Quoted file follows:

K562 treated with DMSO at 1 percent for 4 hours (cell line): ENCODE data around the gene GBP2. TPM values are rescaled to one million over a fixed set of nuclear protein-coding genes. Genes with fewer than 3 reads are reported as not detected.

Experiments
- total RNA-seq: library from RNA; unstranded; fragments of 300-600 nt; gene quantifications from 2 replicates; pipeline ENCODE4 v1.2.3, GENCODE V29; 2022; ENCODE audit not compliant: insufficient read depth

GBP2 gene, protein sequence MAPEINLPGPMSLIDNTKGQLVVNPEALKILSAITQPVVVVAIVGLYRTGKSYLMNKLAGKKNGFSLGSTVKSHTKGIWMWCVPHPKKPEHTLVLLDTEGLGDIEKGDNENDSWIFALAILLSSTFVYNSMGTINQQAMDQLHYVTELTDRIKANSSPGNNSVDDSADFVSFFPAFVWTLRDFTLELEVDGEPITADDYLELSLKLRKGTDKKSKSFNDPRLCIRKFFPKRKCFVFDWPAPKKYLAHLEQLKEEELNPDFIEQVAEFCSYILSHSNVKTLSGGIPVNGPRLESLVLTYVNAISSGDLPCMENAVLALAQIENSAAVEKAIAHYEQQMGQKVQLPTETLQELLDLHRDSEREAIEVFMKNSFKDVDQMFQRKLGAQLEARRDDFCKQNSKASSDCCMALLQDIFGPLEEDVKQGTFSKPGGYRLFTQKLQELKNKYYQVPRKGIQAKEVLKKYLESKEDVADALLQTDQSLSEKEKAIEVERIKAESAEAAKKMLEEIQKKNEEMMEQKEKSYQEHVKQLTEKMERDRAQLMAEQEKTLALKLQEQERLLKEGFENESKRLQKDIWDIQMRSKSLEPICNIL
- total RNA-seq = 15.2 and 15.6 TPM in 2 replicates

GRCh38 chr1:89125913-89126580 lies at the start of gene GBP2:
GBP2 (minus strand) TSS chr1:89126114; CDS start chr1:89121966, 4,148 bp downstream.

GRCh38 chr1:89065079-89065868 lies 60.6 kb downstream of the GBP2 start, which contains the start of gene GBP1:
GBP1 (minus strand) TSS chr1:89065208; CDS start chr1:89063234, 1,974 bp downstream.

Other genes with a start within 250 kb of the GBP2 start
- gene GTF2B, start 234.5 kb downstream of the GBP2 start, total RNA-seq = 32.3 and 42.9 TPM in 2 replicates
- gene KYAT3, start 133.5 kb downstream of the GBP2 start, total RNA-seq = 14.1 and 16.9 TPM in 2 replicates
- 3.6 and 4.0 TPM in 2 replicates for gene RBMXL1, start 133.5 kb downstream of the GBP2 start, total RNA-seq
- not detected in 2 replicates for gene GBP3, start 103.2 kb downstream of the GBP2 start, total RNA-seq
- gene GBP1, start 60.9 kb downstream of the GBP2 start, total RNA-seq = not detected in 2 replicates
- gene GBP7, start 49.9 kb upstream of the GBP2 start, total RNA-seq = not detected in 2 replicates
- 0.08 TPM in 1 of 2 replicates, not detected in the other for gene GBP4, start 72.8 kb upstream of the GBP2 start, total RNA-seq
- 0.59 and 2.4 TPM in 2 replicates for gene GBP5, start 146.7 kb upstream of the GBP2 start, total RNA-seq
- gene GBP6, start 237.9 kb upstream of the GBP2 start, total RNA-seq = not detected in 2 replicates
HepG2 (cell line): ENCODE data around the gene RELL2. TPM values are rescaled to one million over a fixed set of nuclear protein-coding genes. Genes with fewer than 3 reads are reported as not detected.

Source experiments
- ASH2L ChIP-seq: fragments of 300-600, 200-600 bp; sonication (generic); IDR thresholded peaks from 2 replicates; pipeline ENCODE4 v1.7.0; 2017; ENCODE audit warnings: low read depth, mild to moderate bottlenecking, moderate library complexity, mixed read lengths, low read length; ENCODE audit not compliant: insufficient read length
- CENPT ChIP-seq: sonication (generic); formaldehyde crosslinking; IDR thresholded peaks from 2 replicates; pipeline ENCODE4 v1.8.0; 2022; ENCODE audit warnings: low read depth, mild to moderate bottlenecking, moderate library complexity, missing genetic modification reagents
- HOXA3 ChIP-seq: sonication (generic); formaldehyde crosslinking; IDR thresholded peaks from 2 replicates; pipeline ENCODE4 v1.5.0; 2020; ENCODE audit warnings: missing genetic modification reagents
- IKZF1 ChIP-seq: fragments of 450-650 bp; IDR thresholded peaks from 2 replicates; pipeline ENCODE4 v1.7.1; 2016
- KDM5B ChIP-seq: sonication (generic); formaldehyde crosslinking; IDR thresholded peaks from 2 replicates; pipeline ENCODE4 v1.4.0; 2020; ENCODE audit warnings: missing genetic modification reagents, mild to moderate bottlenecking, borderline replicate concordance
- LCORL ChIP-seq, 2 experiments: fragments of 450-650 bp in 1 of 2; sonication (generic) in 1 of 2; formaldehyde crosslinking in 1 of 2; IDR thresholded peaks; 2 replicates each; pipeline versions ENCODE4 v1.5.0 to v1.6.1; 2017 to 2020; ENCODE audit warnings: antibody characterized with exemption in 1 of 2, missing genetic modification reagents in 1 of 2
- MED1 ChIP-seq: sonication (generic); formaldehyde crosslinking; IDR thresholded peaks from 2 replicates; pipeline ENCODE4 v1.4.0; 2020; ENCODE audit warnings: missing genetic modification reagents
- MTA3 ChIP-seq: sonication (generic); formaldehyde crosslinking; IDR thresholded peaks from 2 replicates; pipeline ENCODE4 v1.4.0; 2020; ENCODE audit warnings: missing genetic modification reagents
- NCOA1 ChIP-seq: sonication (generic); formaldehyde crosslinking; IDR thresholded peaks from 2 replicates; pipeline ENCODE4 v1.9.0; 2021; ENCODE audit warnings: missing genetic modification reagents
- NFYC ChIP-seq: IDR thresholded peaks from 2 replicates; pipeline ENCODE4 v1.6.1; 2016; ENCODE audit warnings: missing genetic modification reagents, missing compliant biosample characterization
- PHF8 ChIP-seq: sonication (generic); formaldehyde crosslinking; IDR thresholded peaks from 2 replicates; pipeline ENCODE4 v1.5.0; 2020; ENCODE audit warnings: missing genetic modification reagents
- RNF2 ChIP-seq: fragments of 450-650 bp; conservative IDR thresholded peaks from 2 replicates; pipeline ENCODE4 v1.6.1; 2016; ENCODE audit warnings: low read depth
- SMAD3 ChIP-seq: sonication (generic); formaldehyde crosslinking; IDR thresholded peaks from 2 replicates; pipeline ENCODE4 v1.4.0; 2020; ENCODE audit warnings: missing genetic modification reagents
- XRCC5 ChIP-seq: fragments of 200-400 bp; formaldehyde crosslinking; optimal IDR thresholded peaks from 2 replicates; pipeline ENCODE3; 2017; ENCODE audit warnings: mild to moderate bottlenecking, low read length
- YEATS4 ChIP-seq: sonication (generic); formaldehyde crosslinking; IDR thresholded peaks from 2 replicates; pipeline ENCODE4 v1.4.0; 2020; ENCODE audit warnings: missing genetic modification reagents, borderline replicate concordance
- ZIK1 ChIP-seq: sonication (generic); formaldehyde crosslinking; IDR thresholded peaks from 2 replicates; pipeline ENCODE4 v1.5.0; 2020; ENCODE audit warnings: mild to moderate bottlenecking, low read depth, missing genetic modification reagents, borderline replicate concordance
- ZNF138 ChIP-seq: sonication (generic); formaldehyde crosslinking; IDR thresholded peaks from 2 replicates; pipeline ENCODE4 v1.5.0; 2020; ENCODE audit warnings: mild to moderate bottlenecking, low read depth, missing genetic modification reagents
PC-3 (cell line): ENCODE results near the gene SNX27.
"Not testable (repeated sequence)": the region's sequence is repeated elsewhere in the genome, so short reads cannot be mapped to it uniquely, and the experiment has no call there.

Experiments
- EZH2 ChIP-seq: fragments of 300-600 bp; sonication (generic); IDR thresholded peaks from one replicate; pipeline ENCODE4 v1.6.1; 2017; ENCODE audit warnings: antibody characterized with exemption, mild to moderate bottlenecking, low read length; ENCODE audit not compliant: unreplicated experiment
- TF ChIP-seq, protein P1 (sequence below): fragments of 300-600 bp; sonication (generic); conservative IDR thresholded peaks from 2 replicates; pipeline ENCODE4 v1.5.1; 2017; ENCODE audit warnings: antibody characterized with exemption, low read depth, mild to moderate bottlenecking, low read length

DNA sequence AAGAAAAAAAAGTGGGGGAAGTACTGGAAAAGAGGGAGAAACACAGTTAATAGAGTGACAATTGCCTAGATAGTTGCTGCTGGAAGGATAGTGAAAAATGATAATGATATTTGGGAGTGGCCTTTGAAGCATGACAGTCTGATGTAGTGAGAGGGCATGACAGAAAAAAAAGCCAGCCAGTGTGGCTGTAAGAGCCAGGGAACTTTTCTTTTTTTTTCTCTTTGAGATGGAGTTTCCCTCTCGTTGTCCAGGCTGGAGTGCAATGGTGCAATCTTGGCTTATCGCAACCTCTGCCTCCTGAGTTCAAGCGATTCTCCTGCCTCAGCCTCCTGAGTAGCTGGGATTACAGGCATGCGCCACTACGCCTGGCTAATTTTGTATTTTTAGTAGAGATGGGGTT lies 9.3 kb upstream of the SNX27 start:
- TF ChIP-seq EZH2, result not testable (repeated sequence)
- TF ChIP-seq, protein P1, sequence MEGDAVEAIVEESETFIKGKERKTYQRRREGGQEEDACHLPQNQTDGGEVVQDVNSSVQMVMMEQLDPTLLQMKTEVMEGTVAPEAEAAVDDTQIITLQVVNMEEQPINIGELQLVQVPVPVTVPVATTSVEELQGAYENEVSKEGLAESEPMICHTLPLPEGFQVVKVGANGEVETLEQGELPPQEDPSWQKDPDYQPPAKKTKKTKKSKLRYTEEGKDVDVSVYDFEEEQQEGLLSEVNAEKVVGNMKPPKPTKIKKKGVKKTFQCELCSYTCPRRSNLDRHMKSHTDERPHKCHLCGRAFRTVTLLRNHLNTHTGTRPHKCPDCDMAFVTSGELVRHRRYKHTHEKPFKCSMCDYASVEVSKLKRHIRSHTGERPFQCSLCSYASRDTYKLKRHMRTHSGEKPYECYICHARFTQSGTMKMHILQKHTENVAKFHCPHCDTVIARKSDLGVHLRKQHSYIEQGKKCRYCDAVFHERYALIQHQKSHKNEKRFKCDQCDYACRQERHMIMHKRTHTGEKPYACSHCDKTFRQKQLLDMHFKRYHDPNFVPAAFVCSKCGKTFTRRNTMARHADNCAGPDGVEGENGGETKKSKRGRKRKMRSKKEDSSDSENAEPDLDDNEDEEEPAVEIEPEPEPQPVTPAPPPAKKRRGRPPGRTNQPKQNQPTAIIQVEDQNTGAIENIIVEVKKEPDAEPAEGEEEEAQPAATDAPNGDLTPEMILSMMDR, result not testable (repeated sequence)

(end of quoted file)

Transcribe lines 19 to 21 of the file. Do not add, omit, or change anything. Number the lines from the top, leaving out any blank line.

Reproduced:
- gene GBP6, start 237.9 kb upstream of the GBP2 start, total RNA-seq = not detected in 2 replicates
HepG2 (cell line): ENCODE data around the gene RELL2. TPM values are rescaled to one million over a fixed set of nuclear protein-coding genes. Genes with fewer than 3 reads are reported as not detected.

Source experiments